Academic journal article CLIO

The Seduction of History: Trauma, Re-Memory, and the Ethics of the real.(Critical Essay)

Academic journal article CLIO

The Seduction of History: Trauma, Re-Memory, and the Ethics of the real.(Critical Essay)

Article excerpt

   To articulate the past historically does not mean to recognize 
   it "the way it really was." It means to seize hold of a 
   memory as it flashes up in a moment of danger. 
      --Walter Benjamin, "Theses on the Philosophy of History" 

Near the end of Lindsey Collen's The Rape of Sita, the narrator offers the following reflection upon the title character's inability to remember her traumatic experience of being raped during a short layover on Reunion:

   Did the rape from the time it was happening already start to 
   bury itself from Sita herself? Do terrible experiences always run 
   this risk? That there is a mistake in the recording process itself? 
   Not just the memory afterwards? Does a rape get stored into 
   limbo files, secret limbo files that are stored detached from the 
   conscious mind from the time of childhood, get stored there from 
   the very moment the rape is taking place? (1) 

Ever since "Post-Traumatic Stress Disorder" (PTSD) officially entered the American psychiatric lexicon in 1980, researchers have increasingly described the disorder as one in which the encoding of memory rather than its retrieval is affected. (2) Unlike the earlier, vaguely Freudian understanding of traumatic neurosis as an affliction involving the repression of particularly shocking experiences or fantasies, the contemporary understanding of trauma posits that there are certain experiences so violent and terrifying that they are capable of destroying the normal mechanisms responsible for consciousness and memory. The victim, in other words, is unable to recall the traumatic experience not because she has repressed its memory but because the very neurobiological processes that are responsible for encoding experiences into consciousness are damaged by the event. (As the narrator of Collen's novel says, "there is a mistake in the recording process itself, not just the memory afterwards" [185]). The "neurosis" arises when the traumatic event, unable to follow the normal neurobiological routes that would allow a memory to be experienced as past, is converted into physical and bodily symptoms of a present dis-ease (flashbacks, nightmares, a heightened state of alertness, unwarranted anger and/or fear). In the words of Bessel van der Kolk, one of the leading proponents of this view of trauma, when experiences are so overwhelming they "cannot be integrated into existing mental frameworks ... [they become] disassociated, later to return intrusively as fragmented sensory or motoric experiences"--flashbacks while awake, nightmares during sleep. (3)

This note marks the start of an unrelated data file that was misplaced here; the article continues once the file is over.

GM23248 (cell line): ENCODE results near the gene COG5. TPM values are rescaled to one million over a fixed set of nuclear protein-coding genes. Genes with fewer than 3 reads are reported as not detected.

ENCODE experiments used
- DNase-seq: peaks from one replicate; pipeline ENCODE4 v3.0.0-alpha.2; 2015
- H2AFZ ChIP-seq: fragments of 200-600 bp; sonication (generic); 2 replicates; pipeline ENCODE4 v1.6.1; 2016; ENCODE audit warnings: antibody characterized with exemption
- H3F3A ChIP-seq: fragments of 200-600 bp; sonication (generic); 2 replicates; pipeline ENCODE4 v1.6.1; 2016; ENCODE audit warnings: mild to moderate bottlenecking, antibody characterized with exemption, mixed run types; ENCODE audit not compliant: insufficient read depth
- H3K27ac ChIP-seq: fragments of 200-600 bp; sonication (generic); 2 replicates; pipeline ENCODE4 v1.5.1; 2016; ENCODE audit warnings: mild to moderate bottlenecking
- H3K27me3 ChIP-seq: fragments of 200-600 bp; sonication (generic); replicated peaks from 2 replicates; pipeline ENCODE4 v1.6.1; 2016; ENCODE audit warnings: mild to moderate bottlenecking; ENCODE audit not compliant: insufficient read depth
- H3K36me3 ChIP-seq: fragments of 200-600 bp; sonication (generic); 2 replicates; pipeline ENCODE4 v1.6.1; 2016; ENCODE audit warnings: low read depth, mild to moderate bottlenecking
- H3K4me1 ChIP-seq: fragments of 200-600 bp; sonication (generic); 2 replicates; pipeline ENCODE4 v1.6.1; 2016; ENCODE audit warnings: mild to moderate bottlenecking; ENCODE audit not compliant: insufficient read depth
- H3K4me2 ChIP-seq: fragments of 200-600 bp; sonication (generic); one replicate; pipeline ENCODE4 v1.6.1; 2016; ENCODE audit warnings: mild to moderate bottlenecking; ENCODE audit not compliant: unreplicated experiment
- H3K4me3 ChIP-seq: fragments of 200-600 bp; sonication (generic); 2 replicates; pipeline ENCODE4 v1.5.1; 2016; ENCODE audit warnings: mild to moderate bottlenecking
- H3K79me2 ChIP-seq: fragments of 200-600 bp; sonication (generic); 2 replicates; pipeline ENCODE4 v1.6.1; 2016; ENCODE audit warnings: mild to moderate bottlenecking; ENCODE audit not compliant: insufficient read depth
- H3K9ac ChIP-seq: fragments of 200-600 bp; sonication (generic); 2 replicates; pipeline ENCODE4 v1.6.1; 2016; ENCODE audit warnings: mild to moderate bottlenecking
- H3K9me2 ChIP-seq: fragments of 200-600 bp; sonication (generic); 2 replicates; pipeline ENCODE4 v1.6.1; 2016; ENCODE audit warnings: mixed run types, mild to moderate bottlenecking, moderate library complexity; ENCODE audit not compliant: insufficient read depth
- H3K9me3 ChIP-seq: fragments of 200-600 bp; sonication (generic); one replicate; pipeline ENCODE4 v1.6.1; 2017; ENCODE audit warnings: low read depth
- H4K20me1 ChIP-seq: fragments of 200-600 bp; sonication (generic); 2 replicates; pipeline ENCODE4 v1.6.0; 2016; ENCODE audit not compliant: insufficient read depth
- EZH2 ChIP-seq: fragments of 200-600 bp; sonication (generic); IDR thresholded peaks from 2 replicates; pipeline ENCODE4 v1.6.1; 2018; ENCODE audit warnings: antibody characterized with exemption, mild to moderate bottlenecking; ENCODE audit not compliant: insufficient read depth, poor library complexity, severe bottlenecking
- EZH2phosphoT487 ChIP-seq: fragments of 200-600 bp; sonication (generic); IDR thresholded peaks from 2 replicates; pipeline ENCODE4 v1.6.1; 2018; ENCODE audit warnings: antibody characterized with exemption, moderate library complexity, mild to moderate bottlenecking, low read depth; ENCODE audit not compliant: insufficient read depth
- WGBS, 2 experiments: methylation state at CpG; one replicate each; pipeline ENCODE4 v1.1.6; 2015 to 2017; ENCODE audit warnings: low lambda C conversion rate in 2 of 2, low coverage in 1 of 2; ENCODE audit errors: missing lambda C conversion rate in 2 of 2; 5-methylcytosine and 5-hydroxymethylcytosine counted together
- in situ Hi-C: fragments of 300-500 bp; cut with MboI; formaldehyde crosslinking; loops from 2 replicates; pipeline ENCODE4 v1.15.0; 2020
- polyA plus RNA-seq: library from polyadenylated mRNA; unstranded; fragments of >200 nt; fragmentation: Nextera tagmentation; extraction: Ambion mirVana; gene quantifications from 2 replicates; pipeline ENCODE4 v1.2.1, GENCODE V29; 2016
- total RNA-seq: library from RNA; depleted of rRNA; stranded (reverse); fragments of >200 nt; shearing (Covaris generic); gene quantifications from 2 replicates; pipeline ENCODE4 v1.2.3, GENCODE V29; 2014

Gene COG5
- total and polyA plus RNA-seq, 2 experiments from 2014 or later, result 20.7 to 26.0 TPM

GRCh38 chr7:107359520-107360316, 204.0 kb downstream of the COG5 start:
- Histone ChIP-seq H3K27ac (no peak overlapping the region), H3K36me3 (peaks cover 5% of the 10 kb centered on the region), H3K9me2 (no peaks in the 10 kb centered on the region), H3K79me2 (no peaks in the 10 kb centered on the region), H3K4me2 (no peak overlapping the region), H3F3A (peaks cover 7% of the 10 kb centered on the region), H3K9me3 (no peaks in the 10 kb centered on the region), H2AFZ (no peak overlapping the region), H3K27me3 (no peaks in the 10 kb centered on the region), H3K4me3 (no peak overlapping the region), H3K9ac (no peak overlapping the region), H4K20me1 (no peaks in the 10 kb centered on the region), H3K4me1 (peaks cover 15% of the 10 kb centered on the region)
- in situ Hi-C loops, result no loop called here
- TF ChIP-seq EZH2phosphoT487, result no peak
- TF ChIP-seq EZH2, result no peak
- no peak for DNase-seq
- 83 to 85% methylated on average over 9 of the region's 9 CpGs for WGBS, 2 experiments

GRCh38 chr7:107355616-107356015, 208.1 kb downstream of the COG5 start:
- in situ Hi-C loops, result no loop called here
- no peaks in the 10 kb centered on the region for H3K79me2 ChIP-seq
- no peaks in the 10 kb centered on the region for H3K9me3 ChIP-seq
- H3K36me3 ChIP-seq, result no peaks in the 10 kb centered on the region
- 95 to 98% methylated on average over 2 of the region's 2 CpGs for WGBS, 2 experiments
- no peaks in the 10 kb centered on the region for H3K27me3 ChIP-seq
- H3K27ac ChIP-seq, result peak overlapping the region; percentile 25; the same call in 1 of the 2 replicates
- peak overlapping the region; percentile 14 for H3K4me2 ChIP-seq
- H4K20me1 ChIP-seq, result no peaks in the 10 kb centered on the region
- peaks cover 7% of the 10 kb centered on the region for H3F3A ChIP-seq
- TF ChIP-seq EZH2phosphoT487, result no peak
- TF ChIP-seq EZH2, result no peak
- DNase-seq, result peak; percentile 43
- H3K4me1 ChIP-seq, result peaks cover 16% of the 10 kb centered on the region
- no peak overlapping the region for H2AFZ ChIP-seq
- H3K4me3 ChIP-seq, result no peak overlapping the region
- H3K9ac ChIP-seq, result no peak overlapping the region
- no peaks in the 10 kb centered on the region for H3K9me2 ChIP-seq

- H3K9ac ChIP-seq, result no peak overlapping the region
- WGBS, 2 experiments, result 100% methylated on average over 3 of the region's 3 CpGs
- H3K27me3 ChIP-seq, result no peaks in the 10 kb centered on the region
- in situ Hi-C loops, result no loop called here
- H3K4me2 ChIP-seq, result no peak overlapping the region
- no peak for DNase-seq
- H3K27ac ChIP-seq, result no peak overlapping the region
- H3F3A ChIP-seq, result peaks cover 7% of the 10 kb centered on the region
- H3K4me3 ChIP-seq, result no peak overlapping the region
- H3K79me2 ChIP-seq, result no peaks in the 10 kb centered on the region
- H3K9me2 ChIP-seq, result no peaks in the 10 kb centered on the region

In recent years, the impossibility of recovering the individual's memory of a traumatic event has been invoked by critics and theorists as a means of understanding the elusiveness of historical knowledge more generally. Increasingly, there has been a call to recognize that extreme limit cases (cases that highlight the limits of representation and history) that happened within history, such as slavery, the Holocaust, the Partition on the Subcontinent, and the bombing of Hiroshima and Nagasaki, are traumatic for those who experienced them. Moreover, History itself is inherently traumatic. (4) For these theorists, "History is," as Fredric Jameson once declared in a slightly different context, "whatever hurts." (5) It is that which extends beyond personal or collective conceptualization and thus resists or defies our attempts at symbolization. While such an approach is sometimes condemned for foreclosing the possibility of historical knowledge, it is better understood as a means of reconciling the referential truth-claims of traditional historiography with the poststructuralist critique of representation. On the one hand, figuring History as inherently traumatic--both in its occurrence and our attempts to understand it--acknowledges the limits of representation. At the same time, however, the emphasis upon delayed, repetitive, and other intrusive phenomena as symptoms of trauma suggests that History as an underlying (but forever absent) cause is something other than a representation. …

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